My father went through this to some extent as well, when his parents passed away. My grandfather was an intimidating man, particularly in the years when my father was growing up. I remember him as a stern, solid figure who I was never sure actually liked me. I’ve been told that I knew him at a softer age, as well. He was a Captain in the Navy Reserve, and as my father puts it, “took the job of parenthood very seriously.” It was difficult to feel close to him. In his later years, he worked to establish a better relationship with his three sons–though it was difficult, given the childhood they’d had. He died in 2000, and it struck all of us hard. We had all just started to make our relationships stronger with him; I was just coming into an age where I could have interacted with him more, and we’d lost him. My grandmother died 5 years (and one day, oddly enough) after that–and even then, I struggled. I was a senior in high school; I was in what I then considered my first relationship. I was coming into my prime, and she wasn’t going to be there to see it. What was the last thing I’d said to her? Had I been gracious? I couldn’t remember. What if I hadn’t? What were her thoughts of me at the end? I never went to see either of them in their final illnesses. My parents wanted me to remember them whole–and though I felt bad then, I am glad for it now.

With my friend Lee a few years later, it was almost worse. Here was a man I’d only had the chance to meet in person once, and someone who I knew was struggling for years with issue after issue. We all knew he was depressive, and had at least considered suicide in the past. When he actually went through with it–in a painful account on his blog as his overdose failed to work time and time again–it was still a blow, no matter how much we saw it coming. I sobbed and lit incense, something I knew he’d loved in life. And I wondered. Could I have done something? Was there a moment I’d missed in my meeting with him that might have helped? What if I’d been around more? There were too many questions and not enough answers–not the least of which being “How could this have happened?”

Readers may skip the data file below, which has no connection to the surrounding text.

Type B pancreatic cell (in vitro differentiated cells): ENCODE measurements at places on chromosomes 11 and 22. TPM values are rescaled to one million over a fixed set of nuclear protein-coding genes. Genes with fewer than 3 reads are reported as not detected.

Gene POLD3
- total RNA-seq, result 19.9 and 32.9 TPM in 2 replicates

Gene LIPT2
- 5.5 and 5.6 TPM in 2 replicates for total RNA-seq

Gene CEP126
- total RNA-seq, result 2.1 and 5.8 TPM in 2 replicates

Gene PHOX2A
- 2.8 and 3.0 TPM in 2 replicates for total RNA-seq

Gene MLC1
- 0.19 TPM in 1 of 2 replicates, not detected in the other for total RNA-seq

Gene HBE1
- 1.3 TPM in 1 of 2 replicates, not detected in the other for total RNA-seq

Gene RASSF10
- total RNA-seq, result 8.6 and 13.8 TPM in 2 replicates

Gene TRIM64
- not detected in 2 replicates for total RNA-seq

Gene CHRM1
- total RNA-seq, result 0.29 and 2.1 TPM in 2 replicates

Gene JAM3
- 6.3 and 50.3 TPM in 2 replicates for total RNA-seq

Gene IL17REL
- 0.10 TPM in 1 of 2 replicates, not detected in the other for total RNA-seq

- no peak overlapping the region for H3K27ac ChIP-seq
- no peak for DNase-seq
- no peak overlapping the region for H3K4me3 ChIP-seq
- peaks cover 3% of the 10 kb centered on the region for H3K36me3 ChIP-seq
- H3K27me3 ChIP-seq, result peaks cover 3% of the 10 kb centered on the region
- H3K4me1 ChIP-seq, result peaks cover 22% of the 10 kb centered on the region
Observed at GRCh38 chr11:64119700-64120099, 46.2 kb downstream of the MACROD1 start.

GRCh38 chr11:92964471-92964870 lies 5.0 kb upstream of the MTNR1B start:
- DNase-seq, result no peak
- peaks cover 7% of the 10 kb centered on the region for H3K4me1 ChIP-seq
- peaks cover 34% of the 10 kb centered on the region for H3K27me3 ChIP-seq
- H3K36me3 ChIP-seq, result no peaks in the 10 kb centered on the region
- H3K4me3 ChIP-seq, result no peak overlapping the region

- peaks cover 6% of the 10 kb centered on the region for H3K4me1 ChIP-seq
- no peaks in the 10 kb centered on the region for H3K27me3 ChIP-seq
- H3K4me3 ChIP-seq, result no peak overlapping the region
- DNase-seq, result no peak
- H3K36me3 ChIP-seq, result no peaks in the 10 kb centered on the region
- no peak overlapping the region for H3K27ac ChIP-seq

I’ve undergone the same thing recently. What was the last thing I said to them? Did I say goodbye when I left after Thanksgiving? Why did I always treat it like such a chore? Why did I let such trivial issues cover the way I saw this person? And why, why, why would any loving deity steal a child from their parents? We see it happen all too commonly, but the question gets no easier, no matter how often we ask or how old the person was who died.

Part of the grieving process is learning to deal with the series of questions. We have to know, somewhere in our minds, that we will always have these questions–and that it is exceptionally unlikely that we will ever get answers. I have lost that member of my family. I will never again get a chance to say goodbye to them, or give them a hug, or tell them I love them. I have to hope that the way in which I lived my life around them showed that to them–even through the hardships and troubles I placed in the middle of it all.

And as a writer, I will do well to remember all of this–the good and the bad–for when I take that scene with Alistair into edits. Because if I can harness even a fraction of the emotion he’s meant to be feeling and transfer that into the scene…I will consider it a success. And I will have one more little moment to thank that member of my family for–another gift of her life.

Ave atque vale. Give Baron a hug for me, will ya?


Leave a Reply

Please log in using one of these methods to post your comment: Logo

You are commenting using your account. Log Out /  Change )

Twitter picture

You are commenting using your Twitter account. Log Out /  Change )

Facebook photo

You are commenting using your Facebook account. Log Out /  Change )

Connecting to %s